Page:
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United States ex rel. Alcozer v. Pfister

United States District Court, N.D. Illinois, Eastern Division

October 1, 2014

UNITED STATES OF AMERICA ex rel. ISAAC ALCOZER, Petitioner,
v.
RANDY PFISTER, Warden, Pontiac Correctional Center, Respondent.

MEMORANDUM OPINION AND ORDER

ROBERT W. GETTLEMAN, District Judge.

Petitioner Isaac Alcozer has filed a pro se petition for habeas corpus relief pursuant to the Anti-Terrorism and Effective Death Penalty Act of 1996 ("AEDPA"), 28 U.S.C. § 2254. For the reasons discussed below, the habeas petition is denied, and the court declines to issue a certificate of appealability.

BACKGROUND

Following a 2003 bench trial in the Circuit Court of Cook County, Illinois, petitioner was convicted of first-degree murder. The trial court rejected petitioner's self-defense claim and sentenced petitioner to 25 years in prison for the murder, plus an additional 25 years for personally discharging a firearm that caused the victim's death, pursuant to 730 ILCS 5/5-8-1(a)(1)(d)(iii) (West 2002).[1]

A direct appeal was taken to the Illinois Appellate Court, wherein petitioner contended that: (1) his first-degree murder conviction should be reversed because he was justified by using self-defense; (2) the trial court misinterpreted and misapplied the law regarding self-defense; (3) his first-degree murder conviction should be reduced to second-degree murder; (4) the sentencing enhancement statute should be interpreted to apply only in cases where the basis for the enhancement is not the murder victim's own death; (5) the sentence enhancement violated the prohibition against double enhancements because it provides an additional punishment for an element that is inherent in the offense itself-namely, causing death to another person; and (6) the sentence enhancement statute violates due process because it does not bear a reasonable relationship to the public interest of punishing the risk that firearms pose to others when used during the commission of murder. In December 2005, the Illinois Appellate Court affirmed petitioner's conviction and sentence. People v. Alcozer, No. 1-04-0806 (Ill.App.Ct. Dec. 13, 2005) (unpublished order pursuant to Illinois Supreme Court Rule 23). Petitioner filed a pro se petition for leave to appeal ("PLA") to the Illinois Supreme Court, which was denied on September 27, 2006. People v. Alcozer , 857 N.E.2d 674 (Ill. 2006). Petitioner's PLA addressed the same claims that had been raised to the Illinois Appellate Court. Petitioner did not file a petition for a writ of certiorari to the Supreme Court of the United States.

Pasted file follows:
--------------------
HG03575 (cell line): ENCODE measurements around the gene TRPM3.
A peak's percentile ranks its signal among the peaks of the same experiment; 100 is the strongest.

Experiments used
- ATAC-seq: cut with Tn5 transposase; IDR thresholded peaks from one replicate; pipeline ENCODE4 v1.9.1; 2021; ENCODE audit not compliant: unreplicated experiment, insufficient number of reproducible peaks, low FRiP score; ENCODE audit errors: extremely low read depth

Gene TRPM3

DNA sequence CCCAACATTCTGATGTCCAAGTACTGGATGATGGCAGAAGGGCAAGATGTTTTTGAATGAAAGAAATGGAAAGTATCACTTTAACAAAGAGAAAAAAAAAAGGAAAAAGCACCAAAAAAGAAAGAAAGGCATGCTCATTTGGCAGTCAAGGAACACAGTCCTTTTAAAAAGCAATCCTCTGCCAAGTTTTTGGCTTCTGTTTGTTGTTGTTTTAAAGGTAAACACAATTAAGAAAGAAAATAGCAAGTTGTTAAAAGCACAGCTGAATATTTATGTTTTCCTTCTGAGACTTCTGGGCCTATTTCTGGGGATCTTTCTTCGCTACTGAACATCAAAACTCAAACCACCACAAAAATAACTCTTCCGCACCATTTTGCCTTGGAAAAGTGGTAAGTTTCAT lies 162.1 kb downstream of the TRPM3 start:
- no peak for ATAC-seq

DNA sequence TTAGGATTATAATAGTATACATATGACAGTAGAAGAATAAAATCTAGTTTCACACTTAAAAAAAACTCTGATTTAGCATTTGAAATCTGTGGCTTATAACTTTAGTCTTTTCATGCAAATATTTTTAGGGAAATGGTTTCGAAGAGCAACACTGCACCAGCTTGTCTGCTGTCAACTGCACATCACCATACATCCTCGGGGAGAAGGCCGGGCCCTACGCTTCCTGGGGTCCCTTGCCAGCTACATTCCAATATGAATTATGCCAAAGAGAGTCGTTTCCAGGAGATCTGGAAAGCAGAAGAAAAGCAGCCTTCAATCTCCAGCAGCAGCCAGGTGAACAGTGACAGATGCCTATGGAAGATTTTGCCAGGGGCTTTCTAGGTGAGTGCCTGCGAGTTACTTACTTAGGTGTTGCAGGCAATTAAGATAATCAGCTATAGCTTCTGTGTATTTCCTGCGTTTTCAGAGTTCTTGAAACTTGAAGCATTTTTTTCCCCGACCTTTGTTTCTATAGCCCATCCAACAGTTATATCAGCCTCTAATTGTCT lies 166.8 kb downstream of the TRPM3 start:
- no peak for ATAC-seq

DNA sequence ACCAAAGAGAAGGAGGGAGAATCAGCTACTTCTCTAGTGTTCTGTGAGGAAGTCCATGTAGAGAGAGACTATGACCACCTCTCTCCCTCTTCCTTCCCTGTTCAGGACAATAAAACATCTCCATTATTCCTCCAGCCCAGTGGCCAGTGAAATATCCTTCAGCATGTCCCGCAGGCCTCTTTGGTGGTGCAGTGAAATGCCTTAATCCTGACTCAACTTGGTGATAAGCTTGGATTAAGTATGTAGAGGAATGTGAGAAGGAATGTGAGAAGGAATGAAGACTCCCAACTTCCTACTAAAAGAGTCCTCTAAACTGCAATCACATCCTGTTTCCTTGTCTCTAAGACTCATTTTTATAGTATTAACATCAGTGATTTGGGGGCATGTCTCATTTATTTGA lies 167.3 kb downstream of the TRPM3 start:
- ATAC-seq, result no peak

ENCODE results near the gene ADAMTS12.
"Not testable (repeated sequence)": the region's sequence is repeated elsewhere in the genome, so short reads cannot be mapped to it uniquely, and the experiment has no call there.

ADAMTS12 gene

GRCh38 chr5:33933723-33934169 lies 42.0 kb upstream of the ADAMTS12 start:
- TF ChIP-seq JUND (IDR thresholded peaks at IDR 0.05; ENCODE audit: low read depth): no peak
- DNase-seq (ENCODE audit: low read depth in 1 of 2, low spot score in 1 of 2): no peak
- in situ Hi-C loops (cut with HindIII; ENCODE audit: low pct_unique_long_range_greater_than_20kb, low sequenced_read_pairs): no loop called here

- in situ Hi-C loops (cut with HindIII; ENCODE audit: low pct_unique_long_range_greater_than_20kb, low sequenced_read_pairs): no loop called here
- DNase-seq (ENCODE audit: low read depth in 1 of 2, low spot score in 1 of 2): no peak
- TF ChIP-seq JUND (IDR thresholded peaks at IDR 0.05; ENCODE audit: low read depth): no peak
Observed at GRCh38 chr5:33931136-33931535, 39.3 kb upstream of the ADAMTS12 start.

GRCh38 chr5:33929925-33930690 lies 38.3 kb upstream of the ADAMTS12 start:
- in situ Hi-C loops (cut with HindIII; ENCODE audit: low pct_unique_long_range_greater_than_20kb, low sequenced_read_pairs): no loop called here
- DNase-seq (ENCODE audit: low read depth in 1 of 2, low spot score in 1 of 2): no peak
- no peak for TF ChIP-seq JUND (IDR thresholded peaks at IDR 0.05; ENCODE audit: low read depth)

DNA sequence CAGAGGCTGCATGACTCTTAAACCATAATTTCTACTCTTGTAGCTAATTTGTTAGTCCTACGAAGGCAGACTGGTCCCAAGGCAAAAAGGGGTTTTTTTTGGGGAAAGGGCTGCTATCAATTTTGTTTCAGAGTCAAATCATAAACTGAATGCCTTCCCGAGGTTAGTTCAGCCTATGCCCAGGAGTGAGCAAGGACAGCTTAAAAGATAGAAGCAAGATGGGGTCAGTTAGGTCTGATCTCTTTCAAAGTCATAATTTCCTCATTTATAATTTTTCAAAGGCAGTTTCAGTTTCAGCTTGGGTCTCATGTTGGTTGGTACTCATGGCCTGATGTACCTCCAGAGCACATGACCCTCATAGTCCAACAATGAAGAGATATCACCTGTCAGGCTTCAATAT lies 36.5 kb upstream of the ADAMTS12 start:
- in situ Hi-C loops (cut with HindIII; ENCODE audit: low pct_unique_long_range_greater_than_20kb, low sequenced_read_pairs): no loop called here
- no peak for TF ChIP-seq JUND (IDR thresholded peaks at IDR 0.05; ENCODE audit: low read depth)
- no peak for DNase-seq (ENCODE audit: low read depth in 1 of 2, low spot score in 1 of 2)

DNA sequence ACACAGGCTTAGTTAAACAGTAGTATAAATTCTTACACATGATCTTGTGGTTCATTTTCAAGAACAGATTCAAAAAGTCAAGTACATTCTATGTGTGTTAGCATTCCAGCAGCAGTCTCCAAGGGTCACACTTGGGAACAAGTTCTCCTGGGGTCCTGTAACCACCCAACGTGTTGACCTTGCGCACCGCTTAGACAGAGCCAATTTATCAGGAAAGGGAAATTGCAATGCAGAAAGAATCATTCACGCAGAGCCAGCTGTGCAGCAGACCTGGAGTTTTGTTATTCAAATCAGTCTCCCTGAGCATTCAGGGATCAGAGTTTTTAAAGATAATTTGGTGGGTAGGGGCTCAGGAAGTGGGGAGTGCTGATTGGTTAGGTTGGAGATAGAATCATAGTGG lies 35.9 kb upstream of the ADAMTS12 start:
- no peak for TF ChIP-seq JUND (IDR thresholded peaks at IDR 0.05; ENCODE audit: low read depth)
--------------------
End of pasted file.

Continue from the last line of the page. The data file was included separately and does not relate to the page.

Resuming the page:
On April 19, 2007, petitioner filed a pro se postconviction petition pursuant to 725 ILCS 5/122-1 et seq. in the Circuit Court of Cook County. In his pro se postconviction petition, petitioner argued that, (1) he was illegally arrested and his pretrial motion to quash should have been granted, and (2) he received ineffective assistance of counsel[2] because counsel had failed to continue challenging the legality of his arrest. On June 21, 2007, the trial court summarily dismissed petitioner's pro se postconviction petition, finding that because petitioner had failed to raise the claims on direct appeal, the doctrines of waiver and res judicata barred consideration of those claims. The trial court concluded that the issues raised and presented by petitioner were frivolous and patently without merit. In addition to dismissing the petition, the trial court ordered that petitioner pay a total of $359 in costs and fees pursuant to 735 ILCS 5/22-105 (West 2006).

On appeal, petitioner challenged only the trial court's imposition of costs and fees for the filing of a frivolous postconviction petition. On February 9, 2009, the Appellate Court affirmed the trial court's assessment of costs and fees, but adjusted the total amount owed by petitioner. People v. Alcozer, No. 1-07-2092 (Ill.App.Ct. Feb. 9, 2009) (unpublished opinion under Rule 23). Petitioner's subsequent postconviction PLA to the Illinois Supreme Court, which was granted, also presented only the fees issue. The propriety of the fees was the sole issue briefed in the Illinois Supreme Court. On March 24, 2011, the Supreme Court affirmed the Appellate Court's judgment. People v. Alcozer , 948 N.E.2d 70, 81 (Ill. 2011).

On October 25, 2011, petitioner filed the instant petition for a writ of habeas corpus pursuant to 28 U.S.C. § 2254, raising four claims:

1. Petitioner's conviction of first-degree murder should be reduced to second-degree murder because the evidence at trial established that at the time of the killing, he had a sincere but unreasonable belief that his actions were justifiable self-defense;
2. The twenty-five year sentencing enhancement for discharging a firearm is unconstitutional because it:
a. amounts to additional punishment for an element which is inherent in the offense itself-namely, causing death to another person-thus violating the prohibition against double enhancements; and
b. violates the due process clause since it does not bear a reasonable relationship to the public interest of punishing the risk that firearms pose to others when used during the commission of murder; and
3. Petitioner's appellate counsel was ineffective for failing to argue on direct appeal that the trial court erred in denying petitioner's motion ...

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